Leg Zero: Pressure from Substitutes: Porter´s Industry Analysis Model. Part III.
Have a beautiful weekend for tous:
Please remember, Porter´s industry competitive analysis has been a wonderful starting point. Do not dismiss Porter even though there are other strategy models around. If we don´t like Porter´s combative buzzword as “force”, “threat” or “rivalry”, we can use other synonyms such as “pressure”, “risk” or “competition”. I compare Porter´s industry competitive analysis as the Leg Zero Wrap Up section from the Volvo Ocean Race. “The Volvo Ocean Race is regarded as the toughest and most prestigious sporting competition of any kind in the world. No other event tests people and equipment more extremely or requires such a combination of individual skill, teamwork, engineering excellence, technological capability and sheer guts. This year new route will be the longest ever at over 45, 000 nautical miles, crossing four oceans and taking in 11 major cities on five continents”. The Volvo Ocean Race (formerly the Whitbread Round the World Race) is a yacht race around the world, held every three years. The race typically departs Europe in October, and in recent editions has had either 9 or 10 legs, with in-port races at many of the stopover or host cities. This year the Volvo Ocean Race will start in Alicante Spain, in 29 days from now, and will finish in The Hague, The Netherlands next June 2018. I hope to finish my strategy race by covering all relevant strategy experts models content by June next year too.
There are other relevant strategic models from Porter (Value Chain); from Mintzberg; and others from my professors at LBS, which I do hope to share with you during my 2017-2018 Strategy Race. As I mentioned previously, be sure we will visit the “Blue Ocean” Model and the new “Blue Ocean Shift” from INSEAD experts W. Chan Kim and Renée Mauborgn. I have a race schedule to share with you soon. Think of this blog journey as the Volvo Ocean Race 2017-2018. Remember I decided to start with Porter´s industry competitive analysis, and still, there is a long way to go only in this introductory training leg of Porter.
My strategy race will have 11 legs… be patient with me, please. We will arrive at each relevant sailing port someday soon. This strategy journey has 12 host cities. Each leg is one model from each academic guru, expert or practitioner and I will dedicate a lot of my life to sail and share around each of the models during this beautiful journey. At the end of this journey (after 11 legs, and 12 host cities as the Volvo Ocean Race 2017-2018), I will release my own model, but that will be just at the end of this sailing journey, by mid next year. I will dedicate a lot of my life to sail and share each of the models from them, during this beautiful journey. My own race.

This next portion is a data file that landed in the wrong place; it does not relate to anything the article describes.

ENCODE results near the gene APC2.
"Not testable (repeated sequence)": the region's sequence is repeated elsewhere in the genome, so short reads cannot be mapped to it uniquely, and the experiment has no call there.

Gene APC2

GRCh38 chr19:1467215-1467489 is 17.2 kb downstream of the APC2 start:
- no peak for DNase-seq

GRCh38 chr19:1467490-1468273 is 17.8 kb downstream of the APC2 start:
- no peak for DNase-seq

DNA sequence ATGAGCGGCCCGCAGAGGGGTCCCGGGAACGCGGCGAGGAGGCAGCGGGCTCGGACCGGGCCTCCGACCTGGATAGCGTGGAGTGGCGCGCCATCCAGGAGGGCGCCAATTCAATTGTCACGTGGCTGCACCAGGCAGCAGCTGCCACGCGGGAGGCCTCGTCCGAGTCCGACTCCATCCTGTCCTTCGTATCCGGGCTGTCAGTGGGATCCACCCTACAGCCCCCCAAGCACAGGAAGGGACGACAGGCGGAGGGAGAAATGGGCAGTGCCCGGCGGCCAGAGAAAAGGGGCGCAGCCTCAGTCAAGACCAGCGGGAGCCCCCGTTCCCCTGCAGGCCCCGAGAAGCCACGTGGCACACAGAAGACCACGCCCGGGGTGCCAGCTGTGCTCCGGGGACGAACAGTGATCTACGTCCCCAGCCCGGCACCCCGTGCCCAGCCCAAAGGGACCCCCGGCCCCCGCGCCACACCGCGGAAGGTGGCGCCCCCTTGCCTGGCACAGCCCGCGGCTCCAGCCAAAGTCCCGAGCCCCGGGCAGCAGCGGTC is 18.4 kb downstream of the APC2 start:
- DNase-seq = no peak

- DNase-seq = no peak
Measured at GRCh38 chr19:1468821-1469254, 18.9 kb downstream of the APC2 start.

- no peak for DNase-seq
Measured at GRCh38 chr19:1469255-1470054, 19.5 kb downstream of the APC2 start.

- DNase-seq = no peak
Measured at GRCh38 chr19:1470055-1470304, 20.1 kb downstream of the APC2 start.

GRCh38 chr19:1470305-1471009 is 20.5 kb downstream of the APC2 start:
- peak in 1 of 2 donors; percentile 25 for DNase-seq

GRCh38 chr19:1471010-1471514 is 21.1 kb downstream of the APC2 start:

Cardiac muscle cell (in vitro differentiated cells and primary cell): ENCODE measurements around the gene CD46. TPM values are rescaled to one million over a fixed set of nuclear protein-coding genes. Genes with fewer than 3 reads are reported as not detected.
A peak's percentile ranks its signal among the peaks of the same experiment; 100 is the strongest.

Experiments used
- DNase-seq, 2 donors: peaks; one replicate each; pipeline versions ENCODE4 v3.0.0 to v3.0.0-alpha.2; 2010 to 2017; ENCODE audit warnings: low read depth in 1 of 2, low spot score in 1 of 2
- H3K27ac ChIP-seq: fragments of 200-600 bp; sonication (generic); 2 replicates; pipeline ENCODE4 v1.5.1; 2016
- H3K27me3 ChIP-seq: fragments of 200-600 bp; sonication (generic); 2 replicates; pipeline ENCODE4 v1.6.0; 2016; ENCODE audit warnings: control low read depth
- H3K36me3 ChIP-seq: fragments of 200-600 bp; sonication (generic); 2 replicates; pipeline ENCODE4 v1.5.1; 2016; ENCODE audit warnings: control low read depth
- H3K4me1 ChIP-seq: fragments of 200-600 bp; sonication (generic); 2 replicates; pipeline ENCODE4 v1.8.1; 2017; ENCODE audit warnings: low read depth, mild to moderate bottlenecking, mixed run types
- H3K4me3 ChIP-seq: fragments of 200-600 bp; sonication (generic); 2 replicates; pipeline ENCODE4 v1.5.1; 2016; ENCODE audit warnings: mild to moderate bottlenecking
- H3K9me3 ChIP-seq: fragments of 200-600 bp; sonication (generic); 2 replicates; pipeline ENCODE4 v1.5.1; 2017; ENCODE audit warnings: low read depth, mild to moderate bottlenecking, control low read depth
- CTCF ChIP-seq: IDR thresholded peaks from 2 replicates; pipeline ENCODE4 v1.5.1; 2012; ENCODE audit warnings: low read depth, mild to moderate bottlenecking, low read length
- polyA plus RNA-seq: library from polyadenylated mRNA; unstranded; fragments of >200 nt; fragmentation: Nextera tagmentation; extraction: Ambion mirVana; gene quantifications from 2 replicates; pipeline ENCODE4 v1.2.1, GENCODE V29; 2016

Any strategy model has the right to be twisted or adjusted when applying from theory to reality. This is done in order to improve or tropicalize them to the company owners’ particular contexts, kind of a dynamic ecosystem, with cultural, social, technological, economic and financial particular aspects for each company.
Let´s go back to business model themes: We are developing the second force of Porter: Pressure From Substitutes. And there are at least 4 key determinant factors we have to define, understand and digest very well.
1. Propensity of buyers to substitute
This key determinant factor refers to your customer’s loyalty to your product or service. How do your customers react to substitutes? Do they trial them or are they loyal to your industry? The first question to ask ourselves: Are there close substitutes for the product or service we are offering? How willing are our customers to shift their purchases based on changes in relative prices? The two critical issues here are the willingness to substitute and our customer´s loyalty. Even though substitutes exist, customers may be unresponsive to changes in relative prices. For example, efforts by city planners to relieve traffic congestion either by charging more taxes to gasoline (for example) or by subsidizing public transport have been remarkably ineffective in encouraging car´s owners to forsake their cars for buses.
Another example: “The threat of substitute products in the toy industry is strong and high. Toys and games are goods used for entertainment purposes and a number of different ways people entertain themselves is abundant! Instead of buying Barbie dolls, Scene It, Uno, and Marvel action figures, consumers may choose forms of entertainment such as playing outdoors, playing sports, going to the movie theatre, and completing jigsaw puzzles. Due to the fact that there are so many outlets and varieties of entertainment, besides toys and games, the threat of substitutes in this industry is high”, and there is a propensity from the buyers to substitute.
Tomorrow I will talk about Toys´R Us case and what I believe has been it´s bankruptcy causes.
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